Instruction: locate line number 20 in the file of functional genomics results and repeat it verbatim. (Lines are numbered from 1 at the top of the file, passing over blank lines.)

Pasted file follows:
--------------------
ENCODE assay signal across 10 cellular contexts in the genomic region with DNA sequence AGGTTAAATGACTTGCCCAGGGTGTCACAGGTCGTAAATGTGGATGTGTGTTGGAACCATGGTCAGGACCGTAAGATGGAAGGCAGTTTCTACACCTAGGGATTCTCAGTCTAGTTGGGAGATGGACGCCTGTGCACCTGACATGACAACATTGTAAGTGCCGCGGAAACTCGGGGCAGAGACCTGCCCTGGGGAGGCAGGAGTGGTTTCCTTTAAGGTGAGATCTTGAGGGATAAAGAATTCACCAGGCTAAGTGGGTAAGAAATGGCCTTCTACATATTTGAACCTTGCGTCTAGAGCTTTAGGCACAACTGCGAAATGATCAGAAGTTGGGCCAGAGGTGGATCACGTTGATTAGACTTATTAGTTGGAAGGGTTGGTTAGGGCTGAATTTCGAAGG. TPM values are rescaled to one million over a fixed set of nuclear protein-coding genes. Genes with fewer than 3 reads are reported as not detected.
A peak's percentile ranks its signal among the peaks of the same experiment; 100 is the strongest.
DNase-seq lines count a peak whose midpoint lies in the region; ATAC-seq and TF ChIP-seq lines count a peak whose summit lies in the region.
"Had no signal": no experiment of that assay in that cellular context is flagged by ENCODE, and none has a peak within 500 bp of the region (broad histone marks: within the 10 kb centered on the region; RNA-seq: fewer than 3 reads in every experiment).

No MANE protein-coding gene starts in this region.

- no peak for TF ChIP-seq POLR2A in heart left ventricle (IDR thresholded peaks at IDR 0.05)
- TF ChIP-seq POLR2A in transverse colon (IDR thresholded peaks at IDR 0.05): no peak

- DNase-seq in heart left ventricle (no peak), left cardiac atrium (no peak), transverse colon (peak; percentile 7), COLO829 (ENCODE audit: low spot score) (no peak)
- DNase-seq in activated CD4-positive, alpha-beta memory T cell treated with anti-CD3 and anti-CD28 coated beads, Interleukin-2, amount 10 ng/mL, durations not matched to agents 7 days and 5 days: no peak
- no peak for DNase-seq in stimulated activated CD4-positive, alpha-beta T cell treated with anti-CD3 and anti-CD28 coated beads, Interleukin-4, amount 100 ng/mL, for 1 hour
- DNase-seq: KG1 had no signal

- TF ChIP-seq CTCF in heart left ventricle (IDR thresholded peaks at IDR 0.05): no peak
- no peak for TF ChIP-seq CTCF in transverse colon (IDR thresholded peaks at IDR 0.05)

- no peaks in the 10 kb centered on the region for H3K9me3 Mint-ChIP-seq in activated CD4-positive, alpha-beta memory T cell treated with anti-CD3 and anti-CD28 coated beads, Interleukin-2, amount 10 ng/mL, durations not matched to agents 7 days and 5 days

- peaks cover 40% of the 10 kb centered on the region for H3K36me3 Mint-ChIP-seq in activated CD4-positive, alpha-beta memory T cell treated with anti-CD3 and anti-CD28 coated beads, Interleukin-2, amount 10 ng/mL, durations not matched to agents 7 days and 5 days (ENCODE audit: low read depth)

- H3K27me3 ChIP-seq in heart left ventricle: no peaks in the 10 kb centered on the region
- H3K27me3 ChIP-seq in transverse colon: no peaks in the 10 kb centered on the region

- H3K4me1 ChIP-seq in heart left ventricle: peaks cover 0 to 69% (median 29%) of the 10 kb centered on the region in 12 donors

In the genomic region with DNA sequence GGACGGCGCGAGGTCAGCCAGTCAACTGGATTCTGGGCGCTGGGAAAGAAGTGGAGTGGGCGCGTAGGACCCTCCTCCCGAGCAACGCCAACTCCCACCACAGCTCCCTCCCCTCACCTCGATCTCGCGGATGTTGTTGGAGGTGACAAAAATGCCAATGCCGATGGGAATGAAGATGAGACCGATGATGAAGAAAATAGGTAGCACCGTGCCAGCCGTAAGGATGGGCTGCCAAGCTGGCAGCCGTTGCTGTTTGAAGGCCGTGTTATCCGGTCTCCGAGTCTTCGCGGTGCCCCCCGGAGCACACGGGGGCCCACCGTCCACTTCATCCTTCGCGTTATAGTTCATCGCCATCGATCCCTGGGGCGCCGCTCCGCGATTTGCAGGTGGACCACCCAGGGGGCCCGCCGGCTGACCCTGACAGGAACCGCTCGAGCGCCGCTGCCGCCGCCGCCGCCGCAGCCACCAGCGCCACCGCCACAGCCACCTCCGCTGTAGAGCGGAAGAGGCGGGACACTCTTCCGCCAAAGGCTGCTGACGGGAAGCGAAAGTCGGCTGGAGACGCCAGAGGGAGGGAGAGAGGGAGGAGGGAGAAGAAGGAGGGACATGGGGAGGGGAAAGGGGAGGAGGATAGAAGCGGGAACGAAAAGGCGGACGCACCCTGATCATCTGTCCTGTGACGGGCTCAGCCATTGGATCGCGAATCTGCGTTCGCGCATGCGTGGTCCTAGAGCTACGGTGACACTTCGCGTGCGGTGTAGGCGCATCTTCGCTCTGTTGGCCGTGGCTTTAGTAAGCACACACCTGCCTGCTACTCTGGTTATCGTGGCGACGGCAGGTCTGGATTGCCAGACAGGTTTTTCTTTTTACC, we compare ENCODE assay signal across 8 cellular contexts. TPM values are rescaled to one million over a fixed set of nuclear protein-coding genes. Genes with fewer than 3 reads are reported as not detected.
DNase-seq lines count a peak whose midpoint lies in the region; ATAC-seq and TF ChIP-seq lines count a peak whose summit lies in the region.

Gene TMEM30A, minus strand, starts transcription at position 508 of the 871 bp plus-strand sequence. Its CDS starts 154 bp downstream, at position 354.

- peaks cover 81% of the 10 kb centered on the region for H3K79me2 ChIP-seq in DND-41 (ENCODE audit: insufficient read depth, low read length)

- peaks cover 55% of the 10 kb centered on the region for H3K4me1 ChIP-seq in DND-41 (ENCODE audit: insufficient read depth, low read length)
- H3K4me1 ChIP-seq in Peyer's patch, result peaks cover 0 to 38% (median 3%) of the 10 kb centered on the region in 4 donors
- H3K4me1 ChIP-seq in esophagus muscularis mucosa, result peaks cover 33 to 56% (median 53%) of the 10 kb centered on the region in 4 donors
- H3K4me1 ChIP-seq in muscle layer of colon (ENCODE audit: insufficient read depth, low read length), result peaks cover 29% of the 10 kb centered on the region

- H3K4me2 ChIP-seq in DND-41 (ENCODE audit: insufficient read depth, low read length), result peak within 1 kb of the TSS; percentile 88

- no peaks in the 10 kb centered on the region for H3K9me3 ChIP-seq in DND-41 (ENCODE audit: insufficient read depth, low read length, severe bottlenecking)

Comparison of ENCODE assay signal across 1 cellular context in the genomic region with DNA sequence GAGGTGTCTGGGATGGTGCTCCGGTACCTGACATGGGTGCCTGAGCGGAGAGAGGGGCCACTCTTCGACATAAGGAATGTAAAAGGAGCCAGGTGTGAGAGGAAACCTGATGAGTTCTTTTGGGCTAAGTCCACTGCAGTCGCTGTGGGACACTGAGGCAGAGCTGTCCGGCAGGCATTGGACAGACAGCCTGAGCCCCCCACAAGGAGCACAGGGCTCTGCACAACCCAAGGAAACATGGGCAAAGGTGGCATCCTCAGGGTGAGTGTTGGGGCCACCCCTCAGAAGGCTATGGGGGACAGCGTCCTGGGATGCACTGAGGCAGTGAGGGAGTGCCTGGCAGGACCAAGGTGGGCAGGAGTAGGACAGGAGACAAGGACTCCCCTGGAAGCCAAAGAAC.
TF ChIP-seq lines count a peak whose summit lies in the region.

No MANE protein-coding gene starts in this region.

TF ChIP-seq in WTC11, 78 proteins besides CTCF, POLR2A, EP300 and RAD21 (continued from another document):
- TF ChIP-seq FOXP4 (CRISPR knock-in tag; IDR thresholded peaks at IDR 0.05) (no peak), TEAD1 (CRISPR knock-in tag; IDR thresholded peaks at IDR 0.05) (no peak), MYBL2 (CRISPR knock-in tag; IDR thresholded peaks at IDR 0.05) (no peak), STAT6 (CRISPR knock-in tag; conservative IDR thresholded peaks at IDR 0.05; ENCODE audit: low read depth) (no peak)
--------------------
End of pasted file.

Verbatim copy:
DNase-seq lines count a peak whose midpoint lies in the region; ATAC-seq and TF ChIP-seq lines count a peak whose summit lies in the region.